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Country Ranked Second Worst in the World at Teaching Math, Makes Math Compulsory

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As of the 2011 census, children in South Africa numbered 18.5 million. The majority of those children are either in public education or have yet to start school. Their prospects -- set against the backdrop of a failing education system and crushing unemployment -- are bleak. Their ability to squeeze the most advantage out of the system is hampered by the lack of true choice offered in school, where four subjects are determined by the government: home language, first additional language, life orientation and mathematics/math literacy.

This year the World Economic Forum ranked the quality of South Africa's math and science education second last in the world. Private research from the Center for Development and Enterprise found that the majority of grade six teachers in South Africa cannot answer a math question that their pupils ought to be able to answer. By grade nine, learners are already two years behind the global benchmark. Effectively this means that everyone in a state school is being forced to study a subject that South Africa is absolutely ill-equipped to teach them.

And the evidence is there: The majority of learners actually take math literacy -- not math, and the majority of learners who took pure mathematics last year failed their final exams. Let me just state that again: the majority of learners who took pure mathematics in grade 12 last year failed their exams. They went to school for 12 years and came out unable to achieve a 30 percent pass mark in a compulsory subject.

What about life orientation? Should it be compulsory? What does its syllabus of "career options" and "lifestyle choices" really offer a prospective employer? The same is true of an additional language. If a learner already has one language teaching them how to read, write a formal letter and an essay, do they need another unless pursuing a career that requires it?

The saddest part about the whole system is that the worst results are found at the poorest schools; the no-fee schools serving the poorest communities. The more poor a community, the less able it is to absorb a high school dropout or a high school graduate who cannot find a job. Now, within the context of South Africa, how would you want to equip yourself? I invite you to put yourself in the shoes of the average grade nine learner in an under-resourced township school, making this decision. How can you get the most out of the broken system, maximizing your chances of future success?

There are a few scenarios:

You're really bad at something.
You should have the choice to avoid it. This is especially true for math and science if you know you go to a school with no lab and terrible teachers. If you're bad at something in grade nine and have bad odds at improving it, you shouldn't be forced to take a subject that may result in an F on your Senior Certificate. You're also less likely to join the ranks of the 500,000 odd dropouts your generation will produce if you can avoid disengaging because of constant failure.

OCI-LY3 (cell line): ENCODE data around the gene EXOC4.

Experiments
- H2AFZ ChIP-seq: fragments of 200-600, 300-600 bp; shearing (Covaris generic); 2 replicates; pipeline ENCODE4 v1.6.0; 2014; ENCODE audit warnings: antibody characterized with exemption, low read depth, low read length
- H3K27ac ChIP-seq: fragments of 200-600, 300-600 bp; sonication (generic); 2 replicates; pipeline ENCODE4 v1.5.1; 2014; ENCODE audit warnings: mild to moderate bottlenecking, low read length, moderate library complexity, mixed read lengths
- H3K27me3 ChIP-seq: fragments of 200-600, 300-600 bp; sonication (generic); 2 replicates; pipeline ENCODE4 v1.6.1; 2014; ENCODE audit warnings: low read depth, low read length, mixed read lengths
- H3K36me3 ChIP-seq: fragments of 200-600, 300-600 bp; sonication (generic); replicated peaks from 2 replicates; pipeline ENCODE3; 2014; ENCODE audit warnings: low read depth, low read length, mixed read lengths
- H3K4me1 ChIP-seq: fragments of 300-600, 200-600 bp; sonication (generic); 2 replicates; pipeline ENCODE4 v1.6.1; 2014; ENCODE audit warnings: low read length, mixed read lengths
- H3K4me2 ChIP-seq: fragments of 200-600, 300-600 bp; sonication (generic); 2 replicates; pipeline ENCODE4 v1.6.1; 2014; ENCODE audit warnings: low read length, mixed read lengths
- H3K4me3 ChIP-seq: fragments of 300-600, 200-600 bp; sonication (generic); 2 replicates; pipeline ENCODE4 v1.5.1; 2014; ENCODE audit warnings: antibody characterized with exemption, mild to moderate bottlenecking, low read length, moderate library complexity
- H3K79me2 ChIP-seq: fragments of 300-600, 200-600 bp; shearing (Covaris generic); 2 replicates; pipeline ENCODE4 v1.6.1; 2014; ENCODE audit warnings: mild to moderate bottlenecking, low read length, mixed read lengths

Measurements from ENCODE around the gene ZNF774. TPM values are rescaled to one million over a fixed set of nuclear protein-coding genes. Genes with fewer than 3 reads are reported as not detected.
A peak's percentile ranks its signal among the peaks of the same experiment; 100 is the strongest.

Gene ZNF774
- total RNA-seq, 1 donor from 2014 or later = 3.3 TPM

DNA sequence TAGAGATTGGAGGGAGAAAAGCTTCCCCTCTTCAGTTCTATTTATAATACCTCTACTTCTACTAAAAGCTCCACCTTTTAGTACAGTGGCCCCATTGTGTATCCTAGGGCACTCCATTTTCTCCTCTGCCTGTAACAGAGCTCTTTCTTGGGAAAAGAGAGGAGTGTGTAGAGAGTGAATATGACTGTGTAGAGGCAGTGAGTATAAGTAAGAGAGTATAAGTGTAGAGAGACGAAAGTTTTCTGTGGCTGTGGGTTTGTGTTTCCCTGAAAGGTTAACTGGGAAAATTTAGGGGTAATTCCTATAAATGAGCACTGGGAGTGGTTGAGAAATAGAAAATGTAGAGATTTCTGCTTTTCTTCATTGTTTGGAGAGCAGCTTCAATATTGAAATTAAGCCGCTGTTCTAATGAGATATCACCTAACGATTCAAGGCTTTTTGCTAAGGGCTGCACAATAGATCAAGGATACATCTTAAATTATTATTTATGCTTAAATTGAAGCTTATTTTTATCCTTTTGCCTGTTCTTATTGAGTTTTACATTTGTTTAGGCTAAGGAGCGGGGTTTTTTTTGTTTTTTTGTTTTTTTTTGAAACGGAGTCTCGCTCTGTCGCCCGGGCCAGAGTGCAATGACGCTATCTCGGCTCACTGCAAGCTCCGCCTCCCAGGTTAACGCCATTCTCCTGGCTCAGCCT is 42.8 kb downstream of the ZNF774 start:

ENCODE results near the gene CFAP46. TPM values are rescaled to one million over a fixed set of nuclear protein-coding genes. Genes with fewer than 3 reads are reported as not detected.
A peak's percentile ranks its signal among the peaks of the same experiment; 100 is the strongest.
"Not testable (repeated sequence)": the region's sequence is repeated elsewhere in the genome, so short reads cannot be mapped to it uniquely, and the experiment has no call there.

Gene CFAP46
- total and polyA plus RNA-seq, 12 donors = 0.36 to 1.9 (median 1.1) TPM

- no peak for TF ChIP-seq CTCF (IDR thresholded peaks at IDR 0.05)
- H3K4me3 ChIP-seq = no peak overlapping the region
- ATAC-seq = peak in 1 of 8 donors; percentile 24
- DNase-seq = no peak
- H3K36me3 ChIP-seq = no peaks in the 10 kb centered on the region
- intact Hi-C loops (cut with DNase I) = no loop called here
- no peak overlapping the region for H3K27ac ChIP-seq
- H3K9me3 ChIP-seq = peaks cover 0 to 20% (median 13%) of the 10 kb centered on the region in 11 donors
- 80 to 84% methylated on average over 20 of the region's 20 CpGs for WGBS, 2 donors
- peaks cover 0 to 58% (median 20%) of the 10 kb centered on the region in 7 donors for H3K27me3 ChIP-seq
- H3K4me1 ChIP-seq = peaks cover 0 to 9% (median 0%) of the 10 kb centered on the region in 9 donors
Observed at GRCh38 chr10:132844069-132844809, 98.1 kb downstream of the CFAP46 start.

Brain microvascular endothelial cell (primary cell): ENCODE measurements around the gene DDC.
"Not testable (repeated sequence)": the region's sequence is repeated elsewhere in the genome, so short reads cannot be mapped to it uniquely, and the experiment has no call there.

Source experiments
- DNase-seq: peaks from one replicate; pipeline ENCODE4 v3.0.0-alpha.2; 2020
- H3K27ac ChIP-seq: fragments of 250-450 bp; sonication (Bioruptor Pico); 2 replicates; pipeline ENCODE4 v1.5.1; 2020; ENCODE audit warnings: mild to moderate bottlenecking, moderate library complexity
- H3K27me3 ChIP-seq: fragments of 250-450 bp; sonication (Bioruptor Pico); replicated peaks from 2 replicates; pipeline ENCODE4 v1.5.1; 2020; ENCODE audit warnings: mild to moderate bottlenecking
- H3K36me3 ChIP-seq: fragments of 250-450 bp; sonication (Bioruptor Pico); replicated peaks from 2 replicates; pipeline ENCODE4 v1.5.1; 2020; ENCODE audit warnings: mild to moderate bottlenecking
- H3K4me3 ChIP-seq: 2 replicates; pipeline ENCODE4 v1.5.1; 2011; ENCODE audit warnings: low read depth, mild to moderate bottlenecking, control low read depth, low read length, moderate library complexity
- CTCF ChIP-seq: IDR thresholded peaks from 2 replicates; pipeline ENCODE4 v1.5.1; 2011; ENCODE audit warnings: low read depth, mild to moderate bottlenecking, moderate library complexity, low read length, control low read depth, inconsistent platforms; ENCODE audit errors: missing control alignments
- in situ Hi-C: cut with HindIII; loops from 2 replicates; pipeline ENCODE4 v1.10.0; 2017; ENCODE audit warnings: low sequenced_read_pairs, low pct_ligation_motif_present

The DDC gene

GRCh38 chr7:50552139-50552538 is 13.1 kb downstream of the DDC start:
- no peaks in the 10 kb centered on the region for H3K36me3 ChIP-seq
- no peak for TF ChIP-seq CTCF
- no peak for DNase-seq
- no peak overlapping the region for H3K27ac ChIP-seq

You're really good at something.
You should have the choice to maximize what you're good at. Good at languages? You should get the chance to take three or even four. Speaking English, Afrikaans, Zulu and French, with tourism as fifth subject and hospitality studies as a sixth makes sense. Because you've practiced more, you're more likely to do well in your tertiary training or studies. And because you've chosen your strongest ability, you'll have more impressive results to take into the job market.

You don't know what you want to do.
A lot of people don't know what they want to do after school. Many who can, study math and science to keep their options open for university. Those in this situation who are also doing badly in math and science should be able to pick the five or six subjects that will boost their chances relative to their realistic options. If you're looking at studying a short course or one year course because you know it's all you can afford, then keeping your options open for university and risking doing badly, makes no sense.

You do know what you want to do.
Many learners have specific objectives. For example, you may want to start your own business. This may mean you still take two languages and math but then choose business studies, consumer studies and computer literacy. In a scenario like this, life orientation has little benefit to offer, whereas the other subject choices directly add practical value. Even if you don't get the kind of high marks that come from picking easier subjects, you are still more equipped to achieve your goals.

What these scenarios are meant to illustrate is how choice allows those who have the most to worry about after school, the ability to get maximum utility from their schooling. The scenarios treat compulsory subjects as an opportunity cost. It must also be said that by reducing the numbers of learners taking math, math literacy, a second language or life orientation, the quality of education for learners who continue to choose those subjects should theoretically be higher. After all, a system designed for where the average learner in it is barely passing is very different to one where the average learner chose to be there and can cope with the matter.

The idea here is to swap government's straw man of quantity (the real numbers of learners matriculating with a subject at 30 percent or higher) for quality (the percentage of learners doing well enough to realistically get further training or a job). The ideal, of course, is to achieve both quantity and quality but we still have to fix the system so that it can deliver both. Until such a time as the education system can offer all its learners a fair chance of success, it has no right to force them into paths of failure.